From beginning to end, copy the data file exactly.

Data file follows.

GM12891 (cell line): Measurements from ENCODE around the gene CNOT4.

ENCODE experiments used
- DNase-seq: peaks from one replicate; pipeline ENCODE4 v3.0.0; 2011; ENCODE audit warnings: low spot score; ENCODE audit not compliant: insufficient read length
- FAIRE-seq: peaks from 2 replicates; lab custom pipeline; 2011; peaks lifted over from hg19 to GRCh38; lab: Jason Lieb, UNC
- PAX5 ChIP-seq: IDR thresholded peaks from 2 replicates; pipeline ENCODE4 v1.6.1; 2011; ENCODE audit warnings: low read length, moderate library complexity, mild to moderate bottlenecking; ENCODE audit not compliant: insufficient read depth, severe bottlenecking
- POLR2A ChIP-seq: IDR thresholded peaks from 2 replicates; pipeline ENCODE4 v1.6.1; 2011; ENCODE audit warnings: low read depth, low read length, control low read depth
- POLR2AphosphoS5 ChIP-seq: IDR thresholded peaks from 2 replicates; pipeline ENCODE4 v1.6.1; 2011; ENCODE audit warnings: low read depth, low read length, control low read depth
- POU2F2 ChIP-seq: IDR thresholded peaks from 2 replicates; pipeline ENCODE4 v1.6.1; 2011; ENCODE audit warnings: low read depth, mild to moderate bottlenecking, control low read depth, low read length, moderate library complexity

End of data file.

GM12891 (cell line): Measurements from ENCODE around the gene CNOT4.

ENCODE experiments used
- DNase-seq: peaks from one replicate; pipeline ENCODE4 v3.0.0; 2011; ENCODE audit warnings: low spot score; ENCODE audit not compliant: insufficient read length
- FAIRE-seq: peaks from 2 replicates; lab custom pipeline; 2011; peaks lifted over from hg19 to GRCh38; lab: Jason Lieb, UNC
- PAX5 ChIP-seq: IDR thresholded peaks from 2 replicates; pipeline ENCODE4 v1.6.1; 2011; ENCODE audit warnings: low read length, moderate library complexity, mild to moderate bottlenecking; ENCODE audit not compliant: insufficient read depth, severe bottlenecking
- POLR2A ChIP-seq: IDR thresholded peaks from 2 replicates; pipeline ENCODE4 v1.6.1; 2011; ENCODE audit warnings: low read depth, low read length, control low read depth
- POLR2AphosphoS5 ChIP-seq: IDR thresholded peaks from 2 replicates; pipeline ENCODE4 v1.6.1; 2011; ENCODE audit warnings: low read depth, low read length, control low read depth
- POU2F2 ChIP-seq: IDR thresholded peaks from 2 replicates; pipeline ENCODE4 v1.6.1; 2011; ENCODE audit warnings: low read depth, mild to moderate bottlenecking, control low read depth, low read length, moderate library complexity